Even as he sits in a plush restaurant eating kumara chips and chewing on fleshy fish chunks, his past isn’t far behind: His wrist is wrapped in bandages. Why? Some old handmade gang tattoos are being removed.
From unemployable youth with a rough history to international jetsetting pop star with beautiful apartment. It’s a dream come true – and Pauly’s not sleepwalking through it.
He hopes the album will show there’s more to him than many of his contemporaries: Instead of just sampling and stealing, he writes his songs with producer/co-writer Alan Jansson, with real-time performances and a synthesiser.
Jansson, who owns Uptown Studios in Auckland, is a former member of early 1980s Wellington electro band Body Electric – remembered for its single, ‘Pulsing’ – and that synth sound permeates OMC’s album: New Order meets Latino swing and hundreds of other small flourishes.
The diversity of sound comes in part, says Pauly, from his highly eclectic influences: He has more than 15,000 albums, ranging from ‘70s punk such as The Ramones and Wire to the Latino lounge sounds of Sergio Mendez and Carlos Jobin, to the latest drum’n’bass rhythms.
“The reason I don’t listen to a lot of artists these days is they’re stealing off each other… on my album, everything is live instruments and synth, this old wood-grained keyboard called a Prophet Five, which is old enough to be my granddad!”
One of the highlights – and a Kiwi single – is ‘Land Of Plenty’, an unashamed tribute to the length and breadth of the country he loves, which names his favourite spots, including Vulcan Lane in Auckland and Wellington’s Cuba Mall: “Wellington’s my refuge,” says Pauly. “They treat me different down there. In Auckland, it’s ‘that was good but what’s the next one?’; Wellington’s ‘come in man, you’re welcome’.”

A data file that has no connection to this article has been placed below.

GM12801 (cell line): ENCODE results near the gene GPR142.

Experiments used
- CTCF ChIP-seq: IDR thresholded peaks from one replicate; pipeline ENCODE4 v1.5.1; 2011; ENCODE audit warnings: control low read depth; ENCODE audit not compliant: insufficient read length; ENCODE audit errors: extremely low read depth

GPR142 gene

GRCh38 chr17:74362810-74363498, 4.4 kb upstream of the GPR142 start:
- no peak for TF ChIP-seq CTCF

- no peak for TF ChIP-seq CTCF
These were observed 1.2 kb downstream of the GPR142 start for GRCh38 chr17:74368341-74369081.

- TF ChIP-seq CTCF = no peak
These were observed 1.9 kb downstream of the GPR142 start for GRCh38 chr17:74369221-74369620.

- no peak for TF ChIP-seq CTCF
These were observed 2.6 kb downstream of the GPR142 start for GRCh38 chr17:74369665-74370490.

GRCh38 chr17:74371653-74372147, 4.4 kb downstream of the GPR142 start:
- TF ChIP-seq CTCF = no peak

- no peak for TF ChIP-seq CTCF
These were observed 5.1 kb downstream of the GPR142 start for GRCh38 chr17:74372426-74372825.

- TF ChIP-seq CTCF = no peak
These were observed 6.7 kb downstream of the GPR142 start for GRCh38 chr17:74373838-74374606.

The same song also mentions “Nelson Gorge, where we lost a mate”. He’s referring to the tragic accident during the Proud tour, which first brought OMC to national attention, where one of Pauly’s friends drowned. “We were diving off this cliff. There were about 19 of us and it was like 25 feet up and he went to the highest peak, dived off and didn’t tell anyone that he could not swim and there were heavy currents. They found his body three days later lodged 74ft under the waterfall. That broke us all. That was heavy. I hate water now. I don’t swim, I don’t know how to swim,” he says with a sad look clouding his enthusiasm. “I dived off, too, and I don’t know how to swim,” he repeats, as though he still doesn’t understand why they did it.
Back to happy days. Pauly is off overseas again soon and is looking forward to a major label release for his album early next year in the United States. But he’s determined to say based in New Zealand: “You can’t get away with the bullshit over here, even my girlfriend’s cynical. This is home. I’ve been asked by management companies to be based in the UK. It doesn’t appeal. And everybody says we’re behind the rest of the world. It’s not true. You walk around Auckland and you’ve got the best of everything.” And what about the girlfriend, who also gets her share of lyrical odes on the album? “She’s hardcase. You’ll never see us together in a camera shot, I promised her that. She’s my best girl because she knows me in and out. We have a solid friendship rather than a relationship because relationships come and go but friendships stay. Even during the hard times. And I went through all that. Had no money, no car, no nothing.”
And in walks grizzled TV3 born-again punk rocker Dylan Taite, setting up his gear for the Pauly Fuemana interview. How bizarre. GARY STEEL
Note from the author: What can I say? I didn’t know Pauly well but I feel sad reading this again. So much promise unrealised. RIP Pauly.
* Don’t forget to check out www.audioculture.co.nz after May 31, where you’ll find a vast repository of NZ music history.